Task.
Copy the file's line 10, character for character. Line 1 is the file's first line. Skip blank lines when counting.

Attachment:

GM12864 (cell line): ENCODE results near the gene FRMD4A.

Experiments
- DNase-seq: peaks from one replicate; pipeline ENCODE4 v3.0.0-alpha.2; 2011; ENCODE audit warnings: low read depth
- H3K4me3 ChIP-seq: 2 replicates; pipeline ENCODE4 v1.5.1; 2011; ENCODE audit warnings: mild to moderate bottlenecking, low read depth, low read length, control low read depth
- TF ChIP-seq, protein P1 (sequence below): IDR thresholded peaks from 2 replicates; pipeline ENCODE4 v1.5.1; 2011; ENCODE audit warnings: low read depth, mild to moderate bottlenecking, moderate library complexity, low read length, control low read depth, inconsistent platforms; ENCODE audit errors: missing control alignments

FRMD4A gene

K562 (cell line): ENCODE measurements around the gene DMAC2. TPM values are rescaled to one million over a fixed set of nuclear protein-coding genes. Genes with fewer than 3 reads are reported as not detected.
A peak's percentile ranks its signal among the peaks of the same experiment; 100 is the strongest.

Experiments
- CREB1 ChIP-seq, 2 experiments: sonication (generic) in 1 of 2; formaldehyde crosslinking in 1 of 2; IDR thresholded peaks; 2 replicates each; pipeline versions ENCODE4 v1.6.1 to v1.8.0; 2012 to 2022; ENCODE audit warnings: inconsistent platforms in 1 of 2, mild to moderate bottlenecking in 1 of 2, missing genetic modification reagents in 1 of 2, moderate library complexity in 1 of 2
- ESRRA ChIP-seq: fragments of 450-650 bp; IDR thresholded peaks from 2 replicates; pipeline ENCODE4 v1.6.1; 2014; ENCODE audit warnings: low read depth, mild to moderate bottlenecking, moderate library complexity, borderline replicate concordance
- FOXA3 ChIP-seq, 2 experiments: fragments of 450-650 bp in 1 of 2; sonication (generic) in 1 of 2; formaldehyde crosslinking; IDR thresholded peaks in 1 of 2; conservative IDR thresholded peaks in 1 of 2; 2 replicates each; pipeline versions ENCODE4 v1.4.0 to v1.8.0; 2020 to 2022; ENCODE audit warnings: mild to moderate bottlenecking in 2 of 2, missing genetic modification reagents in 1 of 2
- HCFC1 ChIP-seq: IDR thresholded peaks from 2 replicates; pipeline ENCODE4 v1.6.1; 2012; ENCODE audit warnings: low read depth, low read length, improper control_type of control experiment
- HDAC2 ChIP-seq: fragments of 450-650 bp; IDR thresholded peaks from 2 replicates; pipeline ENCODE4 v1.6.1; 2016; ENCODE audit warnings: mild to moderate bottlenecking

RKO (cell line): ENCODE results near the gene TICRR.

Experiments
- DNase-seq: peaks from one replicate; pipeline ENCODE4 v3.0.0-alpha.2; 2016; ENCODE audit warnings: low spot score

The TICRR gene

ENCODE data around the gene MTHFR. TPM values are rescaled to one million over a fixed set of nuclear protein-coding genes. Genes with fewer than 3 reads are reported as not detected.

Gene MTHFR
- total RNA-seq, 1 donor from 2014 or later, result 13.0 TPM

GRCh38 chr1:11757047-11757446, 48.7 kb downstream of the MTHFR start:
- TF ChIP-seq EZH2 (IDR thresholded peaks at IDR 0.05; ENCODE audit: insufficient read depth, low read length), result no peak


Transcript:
- CREB1 ChIP-seq, 2 experiments: sonication (generic) in 1 of 2; formaldehyde crosslinking in 1 of 2; IDR thresholded peaks; 2 replicates each; pipeline versions ENCODE4 v1.6.1 to v1.8.0; 2012 to 2022; ENCODE audit warnings: inconsistent platforms in 1 of 2, mild to moderate bottlenecking in 1 of 2, missing genetic modification reagents in 1 of 2, moderate library complexity in 1 of 2